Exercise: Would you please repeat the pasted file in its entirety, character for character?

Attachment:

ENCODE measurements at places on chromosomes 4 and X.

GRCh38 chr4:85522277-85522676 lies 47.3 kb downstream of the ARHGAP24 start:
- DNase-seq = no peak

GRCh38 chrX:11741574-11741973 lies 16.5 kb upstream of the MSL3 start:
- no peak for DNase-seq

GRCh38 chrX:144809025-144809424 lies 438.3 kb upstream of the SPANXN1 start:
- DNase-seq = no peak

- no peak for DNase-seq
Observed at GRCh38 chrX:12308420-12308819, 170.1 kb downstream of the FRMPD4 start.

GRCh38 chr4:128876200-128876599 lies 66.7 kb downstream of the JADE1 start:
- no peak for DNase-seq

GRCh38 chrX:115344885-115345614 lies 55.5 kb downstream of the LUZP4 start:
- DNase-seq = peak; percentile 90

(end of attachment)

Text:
ENCODE measurements at places on chromosomes 4 and X.

GRCh38 chr4:85522277-85522676 lies 47.3 kb downstream of the ARHGAP24 start:
- DNase-seq = no peak

GRCh38 chrX:11741574-11741973 lies 16.5 kb upstream of the MSL3 start:
- no peak for DNase-seq

GRCh38 chrX:144809025-144809424 lies 438.3 kb upstream of the SPANXN1 start:
- DNase-seq = no peak

- no peak for DNase-seq
Observed at GRCh38 chrX:12308420-12308819, 170.1 kb downstream of the FRMPD4 start.

GRCh38 chr4:128876200-128876599 lies 66.7 kb downstream of the JADE1 start:
- no peak for DNase-seq

GRCh38 chrX:115344885-115345614 lies 55.5 kb downstream of the LUZP4 start:
- DNase-seq = peak; percentile 90